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Baroness Amos: My Lords, first, I believe that everyone in this House should be concerned about democratic institutions. Secondly, we are addressing the long-term sustainability of those countries. I do not accept that in discussing these issues in the context of

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the European Union we are over-regulating. We are putting mechanisms in place to facilitate the recovery of those economies.

Lord Mackay of Ardbrecknish: My Lords, are we monitoring the pollution levels in the Danube in Romania or Bulgaria to ensure that the bombing of petrochemical plants and refineries on the Yugoslav borders is not causing severe pollution? Will the Minister undertake to examine the position with regard to nuclear power stations in Bulgaria and Romania which take water from the Danube because if the water becomes polluted there will be serious problems in "iffy" nuclear power stations? Finally, will she confirm that the populations of Bulgaria and Romania have been forbidden to eat fish caught in the Danube?

Baroness Amos: My Lords, possible pollution of the Danube is being investigated. When further information is available, I shall be happy to write to the noble Lord with it.

The Earl of Lauderdale: My Lords, are the Government aware that the blocking of the Danube by the destruction of bridges is causing great difficulties economically to all the countries of eastern Europe, including Romania and Bulgaria?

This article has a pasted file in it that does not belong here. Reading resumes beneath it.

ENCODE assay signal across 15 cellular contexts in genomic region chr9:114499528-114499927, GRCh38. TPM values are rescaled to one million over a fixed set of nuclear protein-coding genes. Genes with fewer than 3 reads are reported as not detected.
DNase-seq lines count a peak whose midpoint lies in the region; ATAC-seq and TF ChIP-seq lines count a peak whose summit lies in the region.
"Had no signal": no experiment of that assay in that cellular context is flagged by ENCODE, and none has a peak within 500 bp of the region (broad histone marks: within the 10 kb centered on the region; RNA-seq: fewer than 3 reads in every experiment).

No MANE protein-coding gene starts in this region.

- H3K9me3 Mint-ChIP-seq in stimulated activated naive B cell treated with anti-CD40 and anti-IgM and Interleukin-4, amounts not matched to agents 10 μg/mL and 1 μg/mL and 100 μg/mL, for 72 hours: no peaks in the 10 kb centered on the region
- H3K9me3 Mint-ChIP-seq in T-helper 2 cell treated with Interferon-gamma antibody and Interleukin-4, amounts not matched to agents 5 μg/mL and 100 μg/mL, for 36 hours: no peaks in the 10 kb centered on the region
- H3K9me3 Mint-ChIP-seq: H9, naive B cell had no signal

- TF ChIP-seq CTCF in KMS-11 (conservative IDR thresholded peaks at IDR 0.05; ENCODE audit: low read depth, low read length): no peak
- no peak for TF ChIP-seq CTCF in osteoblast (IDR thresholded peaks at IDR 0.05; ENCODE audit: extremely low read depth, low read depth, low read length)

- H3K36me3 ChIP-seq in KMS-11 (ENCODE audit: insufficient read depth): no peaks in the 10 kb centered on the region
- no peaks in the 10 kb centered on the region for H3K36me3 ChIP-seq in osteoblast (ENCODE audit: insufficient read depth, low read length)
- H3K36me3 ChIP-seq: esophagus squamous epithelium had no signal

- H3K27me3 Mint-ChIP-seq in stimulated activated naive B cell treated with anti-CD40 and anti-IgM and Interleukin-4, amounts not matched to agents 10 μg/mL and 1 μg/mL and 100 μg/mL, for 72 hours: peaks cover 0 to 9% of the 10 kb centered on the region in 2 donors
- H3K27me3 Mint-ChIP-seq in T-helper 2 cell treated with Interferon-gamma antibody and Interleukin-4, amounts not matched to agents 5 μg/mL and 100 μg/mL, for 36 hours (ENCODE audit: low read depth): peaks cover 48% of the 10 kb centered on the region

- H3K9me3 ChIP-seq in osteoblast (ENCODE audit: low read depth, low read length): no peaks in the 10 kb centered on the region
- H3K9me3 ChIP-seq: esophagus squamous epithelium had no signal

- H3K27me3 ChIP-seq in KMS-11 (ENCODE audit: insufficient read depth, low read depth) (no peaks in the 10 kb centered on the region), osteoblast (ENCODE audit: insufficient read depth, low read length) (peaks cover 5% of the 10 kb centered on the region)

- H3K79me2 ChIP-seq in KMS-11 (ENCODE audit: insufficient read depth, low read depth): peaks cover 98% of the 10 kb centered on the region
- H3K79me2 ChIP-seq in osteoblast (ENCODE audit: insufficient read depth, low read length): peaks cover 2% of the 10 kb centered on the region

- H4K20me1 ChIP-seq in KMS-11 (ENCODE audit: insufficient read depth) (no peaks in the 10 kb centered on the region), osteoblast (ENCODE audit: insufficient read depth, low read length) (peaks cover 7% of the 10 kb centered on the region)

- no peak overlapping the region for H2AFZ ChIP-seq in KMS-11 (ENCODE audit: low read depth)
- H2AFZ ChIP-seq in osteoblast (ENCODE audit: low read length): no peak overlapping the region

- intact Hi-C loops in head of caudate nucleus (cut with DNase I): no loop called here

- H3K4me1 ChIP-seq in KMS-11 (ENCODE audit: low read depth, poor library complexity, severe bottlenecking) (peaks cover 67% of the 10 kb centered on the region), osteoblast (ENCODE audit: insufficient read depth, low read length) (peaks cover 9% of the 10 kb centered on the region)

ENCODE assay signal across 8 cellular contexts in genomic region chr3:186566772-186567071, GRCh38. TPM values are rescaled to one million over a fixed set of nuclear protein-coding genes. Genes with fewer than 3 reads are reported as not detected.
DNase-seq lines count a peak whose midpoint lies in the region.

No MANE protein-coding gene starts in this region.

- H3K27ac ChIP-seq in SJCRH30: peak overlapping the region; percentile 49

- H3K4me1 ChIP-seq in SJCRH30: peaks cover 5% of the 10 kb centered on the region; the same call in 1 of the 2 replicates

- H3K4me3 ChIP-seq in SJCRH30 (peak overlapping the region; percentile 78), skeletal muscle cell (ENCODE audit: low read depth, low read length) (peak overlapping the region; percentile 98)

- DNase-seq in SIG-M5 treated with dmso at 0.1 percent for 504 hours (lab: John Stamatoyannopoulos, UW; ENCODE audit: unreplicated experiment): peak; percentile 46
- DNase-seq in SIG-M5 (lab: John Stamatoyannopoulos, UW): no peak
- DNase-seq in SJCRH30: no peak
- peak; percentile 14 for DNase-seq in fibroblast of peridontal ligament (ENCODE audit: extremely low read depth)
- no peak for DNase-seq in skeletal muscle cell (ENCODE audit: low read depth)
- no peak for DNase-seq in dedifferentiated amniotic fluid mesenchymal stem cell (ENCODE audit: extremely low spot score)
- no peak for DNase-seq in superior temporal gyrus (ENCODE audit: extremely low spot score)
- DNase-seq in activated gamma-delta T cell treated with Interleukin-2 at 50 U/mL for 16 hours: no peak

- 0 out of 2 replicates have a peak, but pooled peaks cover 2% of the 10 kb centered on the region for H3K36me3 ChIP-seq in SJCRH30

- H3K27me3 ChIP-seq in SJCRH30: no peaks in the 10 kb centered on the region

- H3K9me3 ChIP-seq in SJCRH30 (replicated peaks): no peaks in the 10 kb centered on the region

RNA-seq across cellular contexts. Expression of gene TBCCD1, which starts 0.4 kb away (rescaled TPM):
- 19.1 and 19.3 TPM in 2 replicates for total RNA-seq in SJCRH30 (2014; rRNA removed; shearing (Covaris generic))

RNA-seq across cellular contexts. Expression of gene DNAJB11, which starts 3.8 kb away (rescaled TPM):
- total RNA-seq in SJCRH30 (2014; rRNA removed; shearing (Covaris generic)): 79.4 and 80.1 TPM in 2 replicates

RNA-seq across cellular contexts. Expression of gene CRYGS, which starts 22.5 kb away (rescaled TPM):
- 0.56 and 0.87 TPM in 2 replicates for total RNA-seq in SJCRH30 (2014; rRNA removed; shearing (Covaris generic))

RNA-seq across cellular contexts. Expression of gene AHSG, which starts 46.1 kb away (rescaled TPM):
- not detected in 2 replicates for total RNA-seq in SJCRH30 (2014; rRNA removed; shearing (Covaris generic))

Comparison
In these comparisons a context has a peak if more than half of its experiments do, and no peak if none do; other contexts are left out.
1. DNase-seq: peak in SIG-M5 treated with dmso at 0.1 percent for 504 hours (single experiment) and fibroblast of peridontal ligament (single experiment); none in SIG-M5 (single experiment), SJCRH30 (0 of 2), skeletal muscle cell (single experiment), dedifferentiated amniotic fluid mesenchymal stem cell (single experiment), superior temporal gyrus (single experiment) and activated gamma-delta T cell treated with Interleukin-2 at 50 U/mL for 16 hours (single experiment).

Baroness Amos: My Lords, as I said in answer to the supplementary question from the noble Lord, Lord Wallace of Saltaire, we are concerned about the possible economic impact on all the surrounding countries. That is one of the reasons why my right honourable friend the Secretary of State for International Development hosted a meeting of a number of donor nations on 22nd April. They examined the way in which Britain and other concerned nations, as well as the international financial institutions, could put forward a long-term strategy to improve the position of those countries.

The Royal Tournament

3.32 p.m.

The Earl of Caithness asked Her Majesty's Government:

    What is the future of the Royal Tournament.

Lord Burlison: My Lords, on 7th October last year, my noble friend Lord Hoyle informed the House that the current form of the Royal Tournament would end on a high note this year, but a flagship event would continue. As part of the Services' contribution to the millennium celebrations, the Royal Military Tattoo 2000 will be staged on Horse Guards Parade from 10th to 15th July 2000. The format, location and timing of events after that remain the subject of further planning.

The Earl of Caithness: My Lords, I thank the Minister for that rather disappointing Answer. Would it not be more honest to say right from the beginning that this will be the last Royal Tournament; that next year it

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will not be the event we know because there will be no field guns? Why does not the MoD underwrite the £500,000 needed to keep this self-financing and very enjoyable pageant going?